On July 10, we got a call from the Forbes reporter who wrote the above-referenced story. The reporter gave me 15 minutes to give him our comments and said he then was publishing the story. It published the next day. Please be assured, I am going to get the facts of this situation out, but we want to make sure we do it correctly.
The Board asked me to step down as chairman without apparently doing any investigation. I agreed, though today I believe it was a mistake to do so. I have checked with corporate governance experts who tell me that this was not a proper action by the Board. At the last meeting, a few of you raised the issue of whether I should step down as a director. Once again, those individuals were acting on rumor and innuendo, without any investigation—let alone a third-party investigation of the facts. And once again, the corporate governance experts with whom I consulted said this is not the proper action of either a director or the board.
I am confident that an examination of the facts will bear out what I have written in this letter and show that once again our company has demonstrated that it does not know how to handle a crisis based on misinformation. I will not allow either my good name or the good name of the company I founded and love to be unfairly tainted.
- Good. I’m glad he is not going gentle into that good night of cultural pariah-hood, but the time to put up a fight was before he resigned. I suspect that Schnatter’s real problem has nothing to do with racism, and a lot to do with being impulsive, emotional, and irresponsible, like some other ex-CEOs I could name.
It’s right on the tip of my tongue..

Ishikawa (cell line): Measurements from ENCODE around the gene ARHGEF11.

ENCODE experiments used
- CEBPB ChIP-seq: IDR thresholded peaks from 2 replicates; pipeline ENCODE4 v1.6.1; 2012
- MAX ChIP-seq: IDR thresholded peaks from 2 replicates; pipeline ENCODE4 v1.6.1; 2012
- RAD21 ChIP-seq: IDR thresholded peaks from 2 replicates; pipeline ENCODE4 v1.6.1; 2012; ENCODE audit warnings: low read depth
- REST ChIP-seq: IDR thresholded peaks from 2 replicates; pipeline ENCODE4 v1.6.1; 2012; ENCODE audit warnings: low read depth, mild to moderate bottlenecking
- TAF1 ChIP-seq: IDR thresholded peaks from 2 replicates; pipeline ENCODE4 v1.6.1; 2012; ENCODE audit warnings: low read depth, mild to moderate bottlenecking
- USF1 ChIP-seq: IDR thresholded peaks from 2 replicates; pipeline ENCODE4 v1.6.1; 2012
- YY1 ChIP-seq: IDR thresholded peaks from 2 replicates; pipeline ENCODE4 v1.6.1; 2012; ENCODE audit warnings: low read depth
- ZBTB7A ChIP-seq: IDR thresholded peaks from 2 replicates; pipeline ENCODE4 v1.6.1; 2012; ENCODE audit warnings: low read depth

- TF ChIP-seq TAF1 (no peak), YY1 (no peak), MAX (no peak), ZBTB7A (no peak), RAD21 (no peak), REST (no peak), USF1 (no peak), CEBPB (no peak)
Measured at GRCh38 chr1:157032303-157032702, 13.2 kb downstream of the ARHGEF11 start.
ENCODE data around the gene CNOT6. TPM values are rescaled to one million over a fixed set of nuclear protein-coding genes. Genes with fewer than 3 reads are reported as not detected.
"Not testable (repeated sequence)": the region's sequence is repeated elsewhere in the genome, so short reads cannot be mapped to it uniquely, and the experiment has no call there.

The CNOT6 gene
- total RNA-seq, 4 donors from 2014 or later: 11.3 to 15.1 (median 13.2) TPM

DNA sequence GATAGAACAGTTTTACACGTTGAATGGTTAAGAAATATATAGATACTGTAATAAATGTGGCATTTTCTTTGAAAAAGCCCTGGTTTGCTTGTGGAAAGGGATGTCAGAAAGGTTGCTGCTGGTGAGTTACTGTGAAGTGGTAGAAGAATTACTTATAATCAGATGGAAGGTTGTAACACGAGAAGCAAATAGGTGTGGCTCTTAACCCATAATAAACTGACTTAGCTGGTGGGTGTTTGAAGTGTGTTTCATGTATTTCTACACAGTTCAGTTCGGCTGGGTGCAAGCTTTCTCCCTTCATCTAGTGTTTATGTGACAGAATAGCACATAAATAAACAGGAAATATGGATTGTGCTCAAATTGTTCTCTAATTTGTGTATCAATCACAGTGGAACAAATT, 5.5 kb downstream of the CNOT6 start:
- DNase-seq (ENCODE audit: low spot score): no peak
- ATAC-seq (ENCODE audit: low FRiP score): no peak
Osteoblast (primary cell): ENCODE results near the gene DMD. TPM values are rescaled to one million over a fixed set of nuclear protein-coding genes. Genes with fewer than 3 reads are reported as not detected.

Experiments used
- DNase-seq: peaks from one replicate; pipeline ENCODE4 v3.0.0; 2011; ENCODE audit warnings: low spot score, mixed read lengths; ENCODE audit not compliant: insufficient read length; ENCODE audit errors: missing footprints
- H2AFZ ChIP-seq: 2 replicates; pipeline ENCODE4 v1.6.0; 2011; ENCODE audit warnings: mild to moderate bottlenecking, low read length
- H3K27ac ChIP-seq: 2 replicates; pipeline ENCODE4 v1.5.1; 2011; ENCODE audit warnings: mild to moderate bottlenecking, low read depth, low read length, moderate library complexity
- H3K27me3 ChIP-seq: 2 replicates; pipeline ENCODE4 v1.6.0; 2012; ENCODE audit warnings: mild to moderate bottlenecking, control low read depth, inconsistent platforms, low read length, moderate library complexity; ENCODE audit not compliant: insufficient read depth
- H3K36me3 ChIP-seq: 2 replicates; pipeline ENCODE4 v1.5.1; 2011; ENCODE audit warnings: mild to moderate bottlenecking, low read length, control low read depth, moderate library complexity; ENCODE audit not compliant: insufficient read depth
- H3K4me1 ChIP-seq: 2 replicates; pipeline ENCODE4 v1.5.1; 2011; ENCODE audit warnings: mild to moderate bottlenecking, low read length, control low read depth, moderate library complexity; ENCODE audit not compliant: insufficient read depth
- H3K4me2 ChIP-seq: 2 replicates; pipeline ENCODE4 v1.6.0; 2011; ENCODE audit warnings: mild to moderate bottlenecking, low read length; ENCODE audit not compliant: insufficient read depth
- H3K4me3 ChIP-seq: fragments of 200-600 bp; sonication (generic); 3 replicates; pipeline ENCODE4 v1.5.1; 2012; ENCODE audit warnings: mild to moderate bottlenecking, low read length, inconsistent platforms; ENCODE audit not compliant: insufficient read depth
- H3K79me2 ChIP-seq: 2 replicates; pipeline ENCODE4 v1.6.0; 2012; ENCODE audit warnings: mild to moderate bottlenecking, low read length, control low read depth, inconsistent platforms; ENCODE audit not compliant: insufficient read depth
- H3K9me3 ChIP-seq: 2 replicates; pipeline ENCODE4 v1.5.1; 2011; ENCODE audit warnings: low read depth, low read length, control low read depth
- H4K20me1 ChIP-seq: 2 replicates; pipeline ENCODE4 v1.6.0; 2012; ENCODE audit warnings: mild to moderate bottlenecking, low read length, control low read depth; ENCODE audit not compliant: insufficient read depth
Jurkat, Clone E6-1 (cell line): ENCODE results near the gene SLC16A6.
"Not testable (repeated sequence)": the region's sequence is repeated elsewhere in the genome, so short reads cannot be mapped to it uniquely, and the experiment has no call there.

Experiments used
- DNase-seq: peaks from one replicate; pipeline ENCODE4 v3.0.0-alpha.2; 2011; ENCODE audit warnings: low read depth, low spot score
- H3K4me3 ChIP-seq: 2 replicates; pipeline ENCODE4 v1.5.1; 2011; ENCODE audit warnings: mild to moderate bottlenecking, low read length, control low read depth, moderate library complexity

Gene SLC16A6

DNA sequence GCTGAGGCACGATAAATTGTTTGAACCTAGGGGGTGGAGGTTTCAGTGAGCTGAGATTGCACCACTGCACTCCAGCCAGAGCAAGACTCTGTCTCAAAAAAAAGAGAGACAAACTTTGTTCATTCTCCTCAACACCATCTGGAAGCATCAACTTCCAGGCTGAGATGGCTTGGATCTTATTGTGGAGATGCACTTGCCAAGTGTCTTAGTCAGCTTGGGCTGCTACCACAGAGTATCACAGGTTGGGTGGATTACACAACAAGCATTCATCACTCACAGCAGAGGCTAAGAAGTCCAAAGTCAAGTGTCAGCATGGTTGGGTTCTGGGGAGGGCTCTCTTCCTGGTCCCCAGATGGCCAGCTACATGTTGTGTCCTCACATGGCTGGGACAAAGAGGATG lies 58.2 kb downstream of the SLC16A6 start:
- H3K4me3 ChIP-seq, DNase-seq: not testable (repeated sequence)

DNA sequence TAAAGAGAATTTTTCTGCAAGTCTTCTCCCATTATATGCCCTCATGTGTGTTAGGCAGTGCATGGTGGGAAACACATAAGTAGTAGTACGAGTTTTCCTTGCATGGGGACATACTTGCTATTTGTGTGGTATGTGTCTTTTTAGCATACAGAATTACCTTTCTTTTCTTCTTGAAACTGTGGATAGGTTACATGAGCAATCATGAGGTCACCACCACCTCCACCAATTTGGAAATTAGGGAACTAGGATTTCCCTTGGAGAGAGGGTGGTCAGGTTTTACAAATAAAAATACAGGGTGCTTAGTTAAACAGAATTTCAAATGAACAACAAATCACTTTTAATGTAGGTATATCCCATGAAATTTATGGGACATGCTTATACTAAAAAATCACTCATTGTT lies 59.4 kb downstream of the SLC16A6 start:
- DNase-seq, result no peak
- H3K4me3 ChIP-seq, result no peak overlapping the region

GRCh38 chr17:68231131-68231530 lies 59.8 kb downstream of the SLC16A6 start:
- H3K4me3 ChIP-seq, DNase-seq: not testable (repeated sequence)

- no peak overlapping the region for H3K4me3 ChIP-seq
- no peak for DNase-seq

- That aside, the fact that he was forced out of power because he referred to the word “nigger” shows how successful the Left’s brainwashing of the culture has been, allowing a manufactured charge of racism like this to work exactly like McCarthy’s “Communist!” labels and the Salem “Witch!” accusation.
“He said nigger!” is, incredibly, more stupid than either of these, but the Obama years saw Democrats and their allies so degrade the definition of racism—all the better to silence opponents with!—that anyone, literally anyone, is at risk of being ruined by a similarly false allegation.
- The cry of “he’s a sexual harasser!” has been faddishly popular equivalent of “Wiiiitch!” in recent months, but the racism tactic is ever green.
That is not to say—don’t point at ME, now!—that there are not real racists and sexual harassers in high places, and that when they are fairly identified and proven so following investigation and due process, they deserve everything they get. There were–are—real Communists too, after all, though Democrats don’t seem to mind them so much right now. Not like people who use “nigger” to talk about people who use “nigger.”
- Again, I strongly suspect that the real reason Schnatter was ousted was not because of what he said on the conference call, but because that was the convenient excuse to get rid of a loose cannon who was hurting the bottom line. Well, I sympathize, but that does not excuse strengthening an unethical device for censorship and personal destruction, which is what the modern, political-correctness fueled McCarthyism is. Papa John’s was unethical to use the weapon, and Schnatter had an obligation to the rest of us to fight back.